A Word for the Nation

A poem by Algernon Charles Swinburne

I.
A word across the water
Against our ears is borne,
Of threatenings and of slaughter,
Of rage and spite and scorn:
We have not, alack, an ally to befriend us,
And the season is ripe to extirpate and end us:
Let the German touch hands with the Gaul,
And the fortress of England must fall;
And the sea shall be swept of her seamen,
And the waters they ruled be their graves,
And Dutchmen and Frenchmen be free men,
And Englishmen slaves.

II.
Our time once more is over,
Once more our end is near:
A bull without a drover,
The Briton reels to rear,
And the van of the nations is held by his betters,
And the seas of the world shall be loosed from his fetters,
And his glory shall pass as a breath,
And the life that is in him be death;
And the sepulchre sealed on his glory
For a sign to the nations shall be
As of Tyre and of Carthage in story,
Once lords of the sea.

III.
The lips are wise and loyal,
The hearts are brave and true,
Imperial thoughts and royal
Make strong the clamorous crew,
Whence louder and prouder the noise of defiance
Rings rage from the grave of a trustless alliance,
And bids us beware and be warned,
As abhorred of all nations and scorned,
As a swordless and spiritless nation,
A wreck on the waste of the waves.
So foams the released indignation
Of masterless slaves.

IV.
Brute throats that miss the collar,
Bowed backs that ask the whip,
Stretched hands that lack the dollar,
And many a lie-seared lip,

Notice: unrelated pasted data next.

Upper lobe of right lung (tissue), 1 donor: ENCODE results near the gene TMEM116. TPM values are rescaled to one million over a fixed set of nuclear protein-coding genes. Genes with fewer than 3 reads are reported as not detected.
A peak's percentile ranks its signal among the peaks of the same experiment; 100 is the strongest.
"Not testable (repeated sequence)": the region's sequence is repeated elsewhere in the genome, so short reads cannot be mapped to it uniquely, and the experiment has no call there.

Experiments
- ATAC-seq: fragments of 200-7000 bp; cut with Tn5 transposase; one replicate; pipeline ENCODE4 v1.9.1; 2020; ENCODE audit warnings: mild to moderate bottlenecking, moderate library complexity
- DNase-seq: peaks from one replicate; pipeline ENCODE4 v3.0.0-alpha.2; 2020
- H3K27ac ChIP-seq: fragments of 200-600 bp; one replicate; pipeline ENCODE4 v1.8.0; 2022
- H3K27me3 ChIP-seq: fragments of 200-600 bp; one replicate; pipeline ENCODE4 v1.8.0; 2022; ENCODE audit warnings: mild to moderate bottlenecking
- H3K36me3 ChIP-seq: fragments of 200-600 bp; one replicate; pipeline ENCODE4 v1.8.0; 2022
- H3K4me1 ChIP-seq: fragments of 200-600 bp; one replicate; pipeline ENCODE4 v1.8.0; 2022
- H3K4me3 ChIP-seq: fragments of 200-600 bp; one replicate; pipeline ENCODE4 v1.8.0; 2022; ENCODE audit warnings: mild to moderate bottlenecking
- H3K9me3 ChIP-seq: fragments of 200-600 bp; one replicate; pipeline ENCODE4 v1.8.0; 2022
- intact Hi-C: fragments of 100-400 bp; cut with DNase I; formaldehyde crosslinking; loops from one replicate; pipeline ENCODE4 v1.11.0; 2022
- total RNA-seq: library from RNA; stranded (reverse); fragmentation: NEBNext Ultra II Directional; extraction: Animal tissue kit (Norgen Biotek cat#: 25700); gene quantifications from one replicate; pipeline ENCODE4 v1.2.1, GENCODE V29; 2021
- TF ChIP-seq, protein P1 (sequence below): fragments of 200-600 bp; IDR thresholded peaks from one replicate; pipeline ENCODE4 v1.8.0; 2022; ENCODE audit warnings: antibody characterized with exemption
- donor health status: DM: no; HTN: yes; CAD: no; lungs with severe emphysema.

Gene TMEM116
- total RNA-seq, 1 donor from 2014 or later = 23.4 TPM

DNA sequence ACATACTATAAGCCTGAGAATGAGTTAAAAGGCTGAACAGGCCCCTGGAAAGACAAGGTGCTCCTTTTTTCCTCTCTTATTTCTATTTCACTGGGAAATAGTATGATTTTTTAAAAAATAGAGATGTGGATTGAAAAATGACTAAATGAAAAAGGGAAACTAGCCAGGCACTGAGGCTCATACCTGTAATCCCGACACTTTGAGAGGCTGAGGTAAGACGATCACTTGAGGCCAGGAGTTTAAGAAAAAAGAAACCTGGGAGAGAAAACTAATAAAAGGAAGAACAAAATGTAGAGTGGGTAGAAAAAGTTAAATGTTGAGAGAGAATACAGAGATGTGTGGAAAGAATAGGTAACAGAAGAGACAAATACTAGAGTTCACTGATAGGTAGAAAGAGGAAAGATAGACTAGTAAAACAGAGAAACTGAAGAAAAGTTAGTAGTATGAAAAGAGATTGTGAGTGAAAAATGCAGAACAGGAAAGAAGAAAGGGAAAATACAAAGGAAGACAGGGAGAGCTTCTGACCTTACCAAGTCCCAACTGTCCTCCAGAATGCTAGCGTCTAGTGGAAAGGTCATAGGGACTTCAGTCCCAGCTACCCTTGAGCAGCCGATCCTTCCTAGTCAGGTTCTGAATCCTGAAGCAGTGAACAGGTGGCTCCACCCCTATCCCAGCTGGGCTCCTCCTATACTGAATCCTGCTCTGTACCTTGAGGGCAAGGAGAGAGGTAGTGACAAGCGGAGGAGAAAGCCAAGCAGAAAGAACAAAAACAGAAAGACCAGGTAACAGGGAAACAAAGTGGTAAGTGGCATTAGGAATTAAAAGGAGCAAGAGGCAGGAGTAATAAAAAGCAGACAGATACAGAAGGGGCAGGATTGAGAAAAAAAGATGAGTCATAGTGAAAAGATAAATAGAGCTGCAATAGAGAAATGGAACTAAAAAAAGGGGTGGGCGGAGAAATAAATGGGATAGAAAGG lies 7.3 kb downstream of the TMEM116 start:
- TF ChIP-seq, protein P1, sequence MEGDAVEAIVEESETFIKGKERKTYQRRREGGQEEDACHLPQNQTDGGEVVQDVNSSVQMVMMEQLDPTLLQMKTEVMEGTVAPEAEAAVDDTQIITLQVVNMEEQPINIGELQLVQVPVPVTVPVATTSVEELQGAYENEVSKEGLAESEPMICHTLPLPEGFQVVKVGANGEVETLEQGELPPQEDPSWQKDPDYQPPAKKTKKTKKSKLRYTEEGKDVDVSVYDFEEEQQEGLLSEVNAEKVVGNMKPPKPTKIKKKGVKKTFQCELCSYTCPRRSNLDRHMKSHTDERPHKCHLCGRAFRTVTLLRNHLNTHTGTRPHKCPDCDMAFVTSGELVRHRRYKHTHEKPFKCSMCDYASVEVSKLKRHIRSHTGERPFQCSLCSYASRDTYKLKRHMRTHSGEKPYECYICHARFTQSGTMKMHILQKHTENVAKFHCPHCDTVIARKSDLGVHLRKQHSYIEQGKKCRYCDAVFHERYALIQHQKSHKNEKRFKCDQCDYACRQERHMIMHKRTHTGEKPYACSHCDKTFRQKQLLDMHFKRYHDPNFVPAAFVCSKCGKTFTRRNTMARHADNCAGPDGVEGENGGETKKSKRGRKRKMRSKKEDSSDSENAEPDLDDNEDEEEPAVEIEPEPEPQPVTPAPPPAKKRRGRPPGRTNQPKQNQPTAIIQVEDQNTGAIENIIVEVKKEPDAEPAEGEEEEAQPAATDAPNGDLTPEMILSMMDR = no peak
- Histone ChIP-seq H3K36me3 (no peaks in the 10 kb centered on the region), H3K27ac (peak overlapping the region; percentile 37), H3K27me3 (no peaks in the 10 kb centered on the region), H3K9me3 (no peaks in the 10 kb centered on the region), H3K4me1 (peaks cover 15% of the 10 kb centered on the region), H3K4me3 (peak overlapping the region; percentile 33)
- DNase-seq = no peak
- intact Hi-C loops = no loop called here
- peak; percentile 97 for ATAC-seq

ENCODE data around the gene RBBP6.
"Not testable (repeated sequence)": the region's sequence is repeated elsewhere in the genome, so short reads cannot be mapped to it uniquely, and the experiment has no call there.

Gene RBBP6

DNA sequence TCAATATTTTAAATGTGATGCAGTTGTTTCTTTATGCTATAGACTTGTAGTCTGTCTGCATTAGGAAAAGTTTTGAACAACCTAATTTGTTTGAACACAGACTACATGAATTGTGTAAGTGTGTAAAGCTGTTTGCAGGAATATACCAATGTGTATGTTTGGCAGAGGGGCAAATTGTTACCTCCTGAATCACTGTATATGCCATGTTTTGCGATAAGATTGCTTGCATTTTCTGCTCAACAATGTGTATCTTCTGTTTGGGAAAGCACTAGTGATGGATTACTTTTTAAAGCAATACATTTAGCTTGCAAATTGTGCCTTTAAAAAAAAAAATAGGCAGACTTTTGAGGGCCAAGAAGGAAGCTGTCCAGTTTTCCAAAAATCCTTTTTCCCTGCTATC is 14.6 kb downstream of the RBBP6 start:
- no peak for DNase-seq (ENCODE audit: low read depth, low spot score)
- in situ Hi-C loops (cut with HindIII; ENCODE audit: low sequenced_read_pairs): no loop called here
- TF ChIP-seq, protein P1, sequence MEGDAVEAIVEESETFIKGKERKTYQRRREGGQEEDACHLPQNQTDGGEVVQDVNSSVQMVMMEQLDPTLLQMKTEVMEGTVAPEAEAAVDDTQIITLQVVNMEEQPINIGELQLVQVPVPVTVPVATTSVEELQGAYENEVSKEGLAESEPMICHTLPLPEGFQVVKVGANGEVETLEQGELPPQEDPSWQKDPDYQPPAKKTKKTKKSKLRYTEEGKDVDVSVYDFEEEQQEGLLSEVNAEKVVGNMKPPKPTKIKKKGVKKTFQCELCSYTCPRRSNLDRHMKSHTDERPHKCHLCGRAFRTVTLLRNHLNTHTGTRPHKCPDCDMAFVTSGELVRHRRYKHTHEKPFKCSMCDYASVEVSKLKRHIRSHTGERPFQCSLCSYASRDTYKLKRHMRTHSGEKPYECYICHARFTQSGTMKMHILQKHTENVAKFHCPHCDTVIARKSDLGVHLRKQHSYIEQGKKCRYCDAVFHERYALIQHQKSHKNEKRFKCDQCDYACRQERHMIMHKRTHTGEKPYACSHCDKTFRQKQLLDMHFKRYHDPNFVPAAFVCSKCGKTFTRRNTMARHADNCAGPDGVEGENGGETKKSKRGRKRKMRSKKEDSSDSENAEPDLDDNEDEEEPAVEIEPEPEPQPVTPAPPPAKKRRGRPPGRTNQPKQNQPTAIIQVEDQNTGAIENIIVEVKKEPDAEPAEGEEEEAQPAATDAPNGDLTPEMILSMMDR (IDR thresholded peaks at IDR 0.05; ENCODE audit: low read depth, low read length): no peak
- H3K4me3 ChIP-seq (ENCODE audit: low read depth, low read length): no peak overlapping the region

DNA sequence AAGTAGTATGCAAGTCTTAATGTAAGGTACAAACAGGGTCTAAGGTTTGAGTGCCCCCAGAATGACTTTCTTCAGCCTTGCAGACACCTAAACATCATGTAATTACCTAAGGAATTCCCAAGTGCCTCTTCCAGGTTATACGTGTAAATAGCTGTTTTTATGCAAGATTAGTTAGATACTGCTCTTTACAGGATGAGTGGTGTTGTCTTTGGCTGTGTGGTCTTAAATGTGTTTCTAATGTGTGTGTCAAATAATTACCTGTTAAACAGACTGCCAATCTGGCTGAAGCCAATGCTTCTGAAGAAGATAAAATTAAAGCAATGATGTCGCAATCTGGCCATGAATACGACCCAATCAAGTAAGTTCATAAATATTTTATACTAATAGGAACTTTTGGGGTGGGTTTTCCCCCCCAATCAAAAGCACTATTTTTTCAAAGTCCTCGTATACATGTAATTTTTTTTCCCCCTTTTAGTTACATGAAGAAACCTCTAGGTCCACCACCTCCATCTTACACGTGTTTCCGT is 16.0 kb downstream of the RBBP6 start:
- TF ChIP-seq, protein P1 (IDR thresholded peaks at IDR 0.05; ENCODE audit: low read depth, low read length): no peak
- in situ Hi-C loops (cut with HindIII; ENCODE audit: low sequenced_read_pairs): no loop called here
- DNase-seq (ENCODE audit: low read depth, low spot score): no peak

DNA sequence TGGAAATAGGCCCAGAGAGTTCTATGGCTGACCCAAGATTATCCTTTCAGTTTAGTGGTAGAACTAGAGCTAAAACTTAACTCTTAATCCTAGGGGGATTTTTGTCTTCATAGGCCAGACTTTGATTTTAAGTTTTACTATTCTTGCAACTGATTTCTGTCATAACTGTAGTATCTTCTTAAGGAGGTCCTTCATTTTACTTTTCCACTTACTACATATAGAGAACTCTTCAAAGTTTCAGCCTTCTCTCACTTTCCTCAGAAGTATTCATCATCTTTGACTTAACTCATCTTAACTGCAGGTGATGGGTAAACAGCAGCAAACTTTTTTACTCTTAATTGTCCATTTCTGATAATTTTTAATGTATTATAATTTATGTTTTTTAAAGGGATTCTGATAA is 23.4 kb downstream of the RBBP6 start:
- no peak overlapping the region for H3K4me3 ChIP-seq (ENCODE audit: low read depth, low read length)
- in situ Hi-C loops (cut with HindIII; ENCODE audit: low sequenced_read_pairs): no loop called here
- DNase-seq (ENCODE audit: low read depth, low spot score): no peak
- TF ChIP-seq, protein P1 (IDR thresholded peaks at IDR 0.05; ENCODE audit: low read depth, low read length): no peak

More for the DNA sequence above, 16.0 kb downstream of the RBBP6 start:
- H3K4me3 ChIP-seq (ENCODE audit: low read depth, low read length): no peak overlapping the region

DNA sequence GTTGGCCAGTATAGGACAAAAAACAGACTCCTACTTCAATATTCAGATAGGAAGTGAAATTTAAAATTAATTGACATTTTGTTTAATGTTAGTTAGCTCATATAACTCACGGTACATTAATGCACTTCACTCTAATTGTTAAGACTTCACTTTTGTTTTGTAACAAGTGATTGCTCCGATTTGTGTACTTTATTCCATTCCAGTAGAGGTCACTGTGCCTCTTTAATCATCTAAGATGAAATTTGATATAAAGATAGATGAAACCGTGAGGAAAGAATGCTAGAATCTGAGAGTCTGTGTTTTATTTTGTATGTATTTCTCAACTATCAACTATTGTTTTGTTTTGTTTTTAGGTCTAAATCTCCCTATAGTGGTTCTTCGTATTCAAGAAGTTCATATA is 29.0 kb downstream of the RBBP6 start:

Forefeel and foreshow for us signs as funereal
As the signs that were regal of yore and imperial;
We shall pass as the princes they served,
We shall reap what our fathers deserved,
And the place that was England’s be taken
By one that is worthier than she,
And the yoke of her empire be shaken
Like spray from the sea.

V.
French hounds, whose necks are aching
Still from the chain they crave,
In dog-day madness breaking
The dog-leash, thus may rave:
But the seas that for ages have fostered and fenced her
Laugh, echoing the yell of their kennel against her
And their moan if destruction draw near them
And the roar of her laughter to hear them;
For she knows that if Englishmen be men
Their England has all that she craves;
All love and all honour from free men,
All hatred from slaves.

VI.
All love that rests upon her
Like sunshine and sweet air,
All light of perfect honour
And praise that ends in prayer,
She wins not more surely, she wears not more proudly,
Than the token of tribute that clatters thus loudly,
The tribute of foes when they meet
That rattles and rings at her feet,
The tribute of rage and of rancour,
The tribute of slaves to the free,
To the people whose hope hath its anchor
Made fast in the sea.

VII.
No fool that bows the back he
Feels fit for scourge or brand,
No scurril scribes that lackey
The lords of Lackeyland,
No penman that yearns, as he turns on his pallet,
For the place or the pence of a peer or a valet,
No whelp of as currish a pack
As the litter whose yelp it gives back,
Though he answer the cry of his brother
As echoes might answer from caves,
Shall be witness as though for a mother
Whose children were slaves.

VIII.
But those found fit to love her,
Whose love has root in faith,
Who hear, though darkness cover
Time’s face, what memory saith,
Who seek not the service of great men or small men
But the weal that is common for comfort of all men,
Those yet that in trust have beholden
Truth’s dawn over England grow golden
And quicken the darkness that stagnates
And scatter the shadows that flee,
Shall reply for her meanest as magnates
And masters by sea.

IX.
And all shall mark her station,
Her message all shall hear,
When, equal-eyed, the nation
Bids all her sons draw near,
And freedom be more than tradition or faction,
And thought be no swifter to serve her than action,
And justice alone be above her,
That love may be prouder to love her,
And time on the crest of her story
Inscribe, as remembrance engraves,
The sign that subdues with its glory
Kings, princes, and slaves.

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